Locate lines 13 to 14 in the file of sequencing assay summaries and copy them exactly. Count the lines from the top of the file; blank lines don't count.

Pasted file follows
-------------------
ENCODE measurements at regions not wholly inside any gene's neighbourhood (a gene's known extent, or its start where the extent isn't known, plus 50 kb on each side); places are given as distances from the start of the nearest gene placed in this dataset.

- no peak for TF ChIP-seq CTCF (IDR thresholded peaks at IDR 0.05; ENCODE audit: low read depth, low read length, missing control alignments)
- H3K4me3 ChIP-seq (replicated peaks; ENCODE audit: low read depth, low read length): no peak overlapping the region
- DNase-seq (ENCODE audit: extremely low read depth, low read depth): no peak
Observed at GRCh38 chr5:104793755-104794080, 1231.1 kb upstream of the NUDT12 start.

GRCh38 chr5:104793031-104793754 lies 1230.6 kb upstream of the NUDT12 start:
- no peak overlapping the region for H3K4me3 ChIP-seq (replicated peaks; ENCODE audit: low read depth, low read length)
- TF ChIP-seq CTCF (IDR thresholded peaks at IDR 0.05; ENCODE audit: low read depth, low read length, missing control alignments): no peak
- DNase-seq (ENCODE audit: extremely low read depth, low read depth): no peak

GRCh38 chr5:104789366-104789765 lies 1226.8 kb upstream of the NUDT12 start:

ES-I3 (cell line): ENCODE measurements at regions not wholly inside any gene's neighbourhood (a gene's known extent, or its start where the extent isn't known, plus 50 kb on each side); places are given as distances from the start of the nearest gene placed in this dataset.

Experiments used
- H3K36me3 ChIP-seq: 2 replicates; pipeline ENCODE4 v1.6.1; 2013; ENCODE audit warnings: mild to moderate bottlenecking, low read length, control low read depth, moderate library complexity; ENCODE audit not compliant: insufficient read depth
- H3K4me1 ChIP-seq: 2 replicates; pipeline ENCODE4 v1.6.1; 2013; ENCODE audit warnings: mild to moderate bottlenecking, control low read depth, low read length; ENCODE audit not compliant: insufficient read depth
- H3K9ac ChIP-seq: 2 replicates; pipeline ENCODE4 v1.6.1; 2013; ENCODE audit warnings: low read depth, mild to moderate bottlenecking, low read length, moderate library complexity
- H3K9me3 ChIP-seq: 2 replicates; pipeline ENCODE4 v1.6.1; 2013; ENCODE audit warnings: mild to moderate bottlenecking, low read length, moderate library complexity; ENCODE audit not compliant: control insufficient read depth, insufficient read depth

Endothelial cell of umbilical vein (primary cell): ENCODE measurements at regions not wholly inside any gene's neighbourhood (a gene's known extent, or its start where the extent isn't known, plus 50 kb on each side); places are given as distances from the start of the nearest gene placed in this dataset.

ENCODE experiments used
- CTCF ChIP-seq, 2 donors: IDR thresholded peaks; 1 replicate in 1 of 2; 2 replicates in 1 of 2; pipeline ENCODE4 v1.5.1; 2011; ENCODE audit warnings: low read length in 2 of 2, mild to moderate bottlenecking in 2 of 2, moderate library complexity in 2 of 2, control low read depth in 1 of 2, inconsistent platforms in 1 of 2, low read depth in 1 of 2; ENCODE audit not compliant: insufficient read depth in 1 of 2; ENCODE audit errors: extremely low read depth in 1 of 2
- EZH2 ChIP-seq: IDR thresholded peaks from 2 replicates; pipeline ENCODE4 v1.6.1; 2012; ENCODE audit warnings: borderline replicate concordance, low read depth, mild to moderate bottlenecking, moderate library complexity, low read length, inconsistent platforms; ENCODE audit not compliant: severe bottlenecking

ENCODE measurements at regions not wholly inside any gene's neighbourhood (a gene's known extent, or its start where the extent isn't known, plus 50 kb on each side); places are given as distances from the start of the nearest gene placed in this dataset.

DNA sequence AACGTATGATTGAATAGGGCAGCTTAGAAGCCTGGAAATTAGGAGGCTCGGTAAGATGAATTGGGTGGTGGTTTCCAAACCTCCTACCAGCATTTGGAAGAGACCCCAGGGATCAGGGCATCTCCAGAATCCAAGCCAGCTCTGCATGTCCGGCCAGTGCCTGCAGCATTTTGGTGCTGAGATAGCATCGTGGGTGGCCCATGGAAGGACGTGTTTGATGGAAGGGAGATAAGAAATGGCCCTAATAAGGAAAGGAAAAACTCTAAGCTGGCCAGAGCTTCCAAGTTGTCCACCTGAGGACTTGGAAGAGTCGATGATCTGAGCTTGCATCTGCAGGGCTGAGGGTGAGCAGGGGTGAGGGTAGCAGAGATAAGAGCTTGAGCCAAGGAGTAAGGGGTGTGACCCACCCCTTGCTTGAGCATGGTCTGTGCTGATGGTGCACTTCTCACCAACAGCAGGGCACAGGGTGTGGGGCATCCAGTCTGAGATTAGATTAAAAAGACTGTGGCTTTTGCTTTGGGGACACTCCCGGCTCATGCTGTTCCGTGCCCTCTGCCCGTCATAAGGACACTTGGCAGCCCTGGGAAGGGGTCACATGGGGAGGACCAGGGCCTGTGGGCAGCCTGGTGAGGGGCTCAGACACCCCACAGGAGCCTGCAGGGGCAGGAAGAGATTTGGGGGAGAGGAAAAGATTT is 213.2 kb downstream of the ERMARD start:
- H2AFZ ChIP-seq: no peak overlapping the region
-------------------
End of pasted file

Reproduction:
- H3K36me3 ChIP-seq: 2 replicates; pipeline ENCODE4 v1.6.1; 2013; ENCODE audit warnings: mild to moderate bottlenecking, low read length, control low read depth, moderate library complexity; ENCODE audit not compliant: insufficient read depth
- H3K4me1 ChIP-seq: 2 replicates; pipeline ENCODE4 v1.6.1; 2013; ENCODE audit warnings: mild to moderate bottlenecking, control low read depth, low read length; ENCODE audit not compliant: insufficient read depth